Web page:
This Week in Commodities 6-26-20

Corn prices fall ahead of Tuesday’s report.

July corn futures were 15-1/4 cents lower this week to close at 317. December futures were 20 cents lower this week to close at 325-1/4. Front month corn futures had their worst day in two months on Thursday, closing 7 cents lower on the day. An avalanche of July basis only contracts being priced looks to shoulder at least some of the blame for Thursday’s washout. Thursday’s new contract low in December corn was on the largest total corn volume since February 27. Corn futures will look for positive news on Tuesday’s USDA report to hold above this Thursday’s low during next week’s holiday shortened trading week. Estimates released for Tuesday’s acreage projections by the USDA are calling for lower corn acres than the March intentions. Traders see corn acres 1.85 million lower than the March USDA estimate of 97 million. Even with this reduction corn acres would be nearly 5.5 million higher than last years number.

Ethanol demand resurgence continues to be a bright spot for the corn market. Ethanol production was up over 6% from last week. This week’s production was still 16.7% below the same week last year but a huge improving from just a month ago. All of this production increase comes as ethanol stocks continue to fall due to good demand. Gasoline demand has also made a nice resurgence in the last few weeks. Demand jumped above the 8 million barrel per day mark last week and is now back near the average range of normal demand within the last 5 years. Hopefully this trend will remain intact as we move into the historical peak summer driving season.


Soybeans close lower this week.

July soybeans traded 11-1/2 cents lower this week to close at 865 after four straight weeks of higher prices. November soybeans backtracked 19-1/4 cents this week, closing at 861-1/4. Traders are estimating soybean acres to increase slightly on Tuesday from March’s planting intention numbers. Acres are estimated to come in at 84.83 million acres up 1.32 million from March’s intentions and 8.73 million more acres than last year. A non-threatening weather forecast continues to favor the bears as we head into July. Chinese import data also added selling pressure this week. During May China imported 8.86 million tons of Brazilian soybeans, up 41% from a year ago. Imports from the US in May totaled 491,697 tons, down nearly 50% from May of 2019. US soybean sales to China in the past few weeks have been heavily centered around the next marketing year which will begin in September.

The soybean market also followed the stock market lower this week. Concerns over surging COVID-19 cases soured the stock market, causing Dow futures to give back all of last week’s gains. Surging cases caused Texas to halt its reopening plans and put an end to dine-in customers at bars and restaurants. While the case resurgence is worrisome, the median age for new infections in “hot spots” such as Florida is in the mid 30s. Many feel this younger median infection age will help to keep hospitals from being overwhelmed by a flood of higher risk patients, such as what happened in New York back in April.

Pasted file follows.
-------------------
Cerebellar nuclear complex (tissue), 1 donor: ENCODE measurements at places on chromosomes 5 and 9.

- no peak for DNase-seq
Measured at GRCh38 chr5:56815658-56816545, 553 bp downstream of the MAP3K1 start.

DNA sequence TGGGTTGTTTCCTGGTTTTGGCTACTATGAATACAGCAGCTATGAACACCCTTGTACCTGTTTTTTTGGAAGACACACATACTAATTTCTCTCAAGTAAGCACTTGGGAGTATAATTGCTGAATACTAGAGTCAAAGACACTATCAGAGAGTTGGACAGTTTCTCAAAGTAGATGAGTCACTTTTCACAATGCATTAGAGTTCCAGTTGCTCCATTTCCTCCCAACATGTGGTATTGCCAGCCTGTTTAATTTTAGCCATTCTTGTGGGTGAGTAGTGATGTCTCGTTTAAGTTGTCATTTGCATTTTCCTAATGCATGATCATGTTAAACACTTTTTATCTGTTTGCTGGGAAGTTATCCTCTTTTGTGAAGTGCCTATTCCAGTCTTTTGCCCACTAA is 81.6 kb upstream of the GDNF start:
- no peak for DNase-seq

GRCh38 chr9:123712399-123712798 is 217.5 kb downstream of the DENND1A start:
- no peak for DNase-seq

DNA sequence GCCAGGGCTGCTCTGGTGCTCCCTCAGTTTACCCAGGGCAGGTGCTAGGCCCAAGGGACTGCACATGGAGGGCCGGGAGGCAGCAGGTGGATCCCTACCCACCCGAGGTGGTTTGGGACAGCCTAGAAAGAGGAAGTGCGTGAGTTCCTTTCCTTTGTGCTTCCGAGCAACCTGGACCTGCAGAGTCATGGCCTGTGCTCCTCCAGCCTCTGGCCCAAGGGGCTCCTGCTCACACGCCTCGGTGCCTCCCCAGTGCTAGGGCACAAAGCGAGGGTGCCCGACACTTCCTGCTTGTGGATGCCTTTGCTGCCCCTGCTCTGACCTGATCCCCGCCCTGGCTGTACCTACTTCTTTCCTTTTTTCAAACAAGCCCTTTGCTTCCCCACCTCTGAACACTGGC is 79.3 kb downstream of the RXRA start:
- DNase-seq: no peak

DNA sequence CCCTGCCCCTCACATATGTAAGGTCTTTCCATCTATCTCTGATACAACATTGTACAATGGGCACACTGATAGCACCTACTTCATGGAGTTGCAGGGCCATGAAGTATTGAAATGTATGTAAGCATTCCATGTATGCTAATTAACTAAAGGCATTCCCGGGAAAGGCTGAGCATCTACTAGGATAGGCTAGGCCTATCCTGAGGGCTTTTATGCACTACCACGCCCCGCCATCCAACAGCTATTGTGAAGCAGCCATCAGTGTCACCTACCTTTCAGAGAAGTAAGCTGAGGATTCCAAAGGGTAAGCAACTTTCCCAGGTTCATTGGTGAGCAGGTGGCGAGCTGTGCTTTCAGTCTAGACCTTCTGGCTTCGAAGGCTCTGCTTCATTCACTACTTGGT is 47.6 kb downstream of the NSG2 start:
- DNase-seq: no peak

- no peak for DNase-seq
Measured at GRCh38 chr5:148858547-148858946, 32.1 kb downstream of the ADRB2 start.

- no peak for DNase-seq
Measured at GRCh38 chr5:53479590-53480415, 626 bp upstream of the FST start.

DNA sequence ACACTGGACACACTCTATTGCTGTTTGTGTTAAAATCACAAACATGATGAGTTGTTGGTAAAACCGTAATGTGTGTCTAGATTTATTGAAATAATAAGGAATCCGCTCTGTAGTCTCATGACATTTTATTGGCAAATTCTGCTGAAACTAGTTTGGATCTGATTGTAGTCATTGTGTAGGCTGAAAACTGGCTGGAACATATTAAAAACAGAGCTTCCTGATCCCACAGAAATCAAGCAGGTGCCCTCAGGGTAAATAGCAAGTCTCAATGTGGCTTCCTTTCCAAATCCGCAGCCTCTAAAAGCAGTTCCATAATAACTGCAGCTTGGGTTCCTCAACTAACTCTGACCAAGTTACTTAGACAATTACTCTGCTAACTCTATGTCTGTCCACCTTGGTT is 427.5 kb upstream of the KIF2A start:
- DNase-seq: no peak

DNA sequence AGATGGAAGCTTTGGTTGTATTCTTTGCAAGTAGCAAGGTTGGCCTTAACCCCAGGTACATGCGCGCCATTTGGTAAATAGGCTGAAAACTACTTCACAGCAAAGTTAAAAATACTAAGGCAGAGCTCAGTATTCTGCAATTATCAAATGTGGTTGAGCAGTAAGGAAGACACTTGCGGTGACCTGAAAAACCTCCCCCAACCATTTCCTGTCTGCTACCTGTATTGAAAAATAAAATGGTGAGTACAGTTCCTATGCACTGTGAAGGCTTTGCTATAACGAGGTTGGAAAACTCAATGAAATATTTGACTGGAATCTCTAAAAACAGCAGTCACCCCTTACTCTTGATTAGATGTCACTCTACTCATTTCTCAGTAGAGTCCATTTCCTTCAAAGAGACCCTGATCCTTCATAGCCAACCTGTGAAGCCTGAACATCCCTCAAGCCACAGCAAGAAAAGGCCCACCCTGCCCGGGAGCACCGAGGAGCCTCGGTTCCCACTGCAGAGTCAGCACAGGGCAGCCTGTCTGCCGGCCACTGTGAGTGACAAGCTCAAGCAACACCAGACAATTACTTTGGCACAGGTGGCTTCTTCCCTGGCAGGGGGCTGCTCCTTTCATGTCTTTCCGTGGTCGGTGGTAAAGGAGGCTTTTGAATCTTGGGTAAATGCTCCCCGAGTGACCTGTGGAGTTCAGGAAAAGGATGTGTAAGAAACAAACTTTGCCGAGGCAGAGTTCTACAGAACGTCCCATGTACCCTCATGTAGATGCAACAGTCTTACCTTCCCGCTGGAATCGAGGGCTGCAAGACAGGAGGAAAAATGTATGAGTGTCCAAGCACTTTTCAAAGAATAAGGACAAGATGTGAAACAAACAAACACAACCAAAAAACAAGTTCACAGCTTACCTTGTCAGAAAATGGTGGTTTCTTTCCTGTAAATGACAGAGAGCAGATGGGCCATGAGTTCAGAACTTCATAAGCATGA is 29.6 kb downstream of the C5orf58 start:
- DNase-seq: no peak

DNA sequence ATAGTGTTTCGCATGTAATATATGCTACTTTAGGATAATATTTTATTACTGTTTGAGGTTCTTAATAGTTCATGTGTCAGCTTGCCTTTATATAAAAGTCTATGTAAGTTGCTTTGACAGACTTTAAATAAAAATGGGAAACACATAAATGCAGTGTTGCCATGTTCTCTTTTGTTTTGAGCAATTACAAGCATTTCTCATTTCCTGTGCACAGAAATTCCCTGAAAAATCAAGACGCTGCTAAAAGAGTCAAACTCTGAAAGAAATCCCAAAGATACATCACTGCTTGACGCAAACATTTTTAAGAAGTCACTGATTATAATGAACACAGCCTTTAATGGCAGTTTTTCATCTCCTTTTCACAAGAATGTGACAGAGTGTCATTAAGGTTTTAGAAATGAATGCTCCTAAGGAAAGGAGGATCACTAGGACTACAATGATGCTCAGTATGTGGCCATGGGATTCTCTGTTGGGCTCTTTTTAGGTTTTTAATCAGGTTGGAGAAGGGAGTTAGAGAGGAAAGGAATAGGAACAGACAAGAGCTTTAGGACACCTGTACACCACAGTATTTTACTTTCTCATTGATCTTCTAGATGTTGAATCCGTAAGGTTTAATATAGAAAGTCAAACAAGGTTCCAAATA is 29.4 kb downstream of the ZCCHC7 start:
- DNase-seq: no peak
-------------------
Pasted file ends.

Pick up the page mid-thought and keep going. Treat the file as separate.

Wheat moves lower again this week.

July Chicago wheat futures were 7-1/4 cents lower this week to close at 474, a contract low close. KC wheat futures on its July contract was 7 cents lower this week to finish at 421-1/4. July Minneapolis Spring wheat futures were 25-3/4 cents lower this week to close at 498-1/4, also a contract low close. The wheat market continued to face more harvest pressure this week. Many regions are reporting lower than usual protein content in this year’s wheat crop, which may play a role impacting demand in the global market. Reports of lower protein are especially prevalent among some of the US largest competitors, mainly Russia and Australia. Wheat acres on Tuesday’s USDA report are expected to come in at 44.72 million, 70,000 fewer than the March figure and 430,000 less than last year. Wheat stocks are estimated at 987 million bushels, down 93 million from a year ago. Bottom line is that wheat stocks around the world remain ample.


Cheese Stays Flat To End Week

The price action in the spot market this week was negative in every product other than the cheese market. The biggest loser on the week was butter, dropping 8.5 cents to $1.765/lb. Poor price action in the butter markets is keeping Class IV price action negative. Non-fat prices finished 1.25 cents lower at $1.02/lb. Right now support for the market comes in near $1.00/lb and as long as the market continues to hold this level it looks like it could make another move higher. Whey continues to be the slow mover and finished the week at $0.3125/lb as it can’t get more than a couple cents away from $0.30/lb. Cheese prices went through violent swings this week with the block price getting over $2.80/lb before finishing the week at $2.58/lb. Cheese was still able to finish 2 cents higher on the week. This was in part to the fact that barrels head steady to trade higher while blocks traded lower. Spot cheese prices still remain at 2014 high levels.

The July to December average finished at $18.28 last week and has fell around 40 cents to  $17.80 to end the week. Quarter four of 2020 futures continues to be the weak links, as they traded lower to finish the week. With the fall back in block prices this week, it looks like the market has gotten even more nervous on the sustainability of this rally. On the other side of the coin, if cheese prices remain unchanged, futures will be forced to come up higher to the spot markets. Class IV continues to be stuck in the mud as Class III presses higher. The spread between Class III and Class IV is near a record level at $7.19.


Lisa Heder

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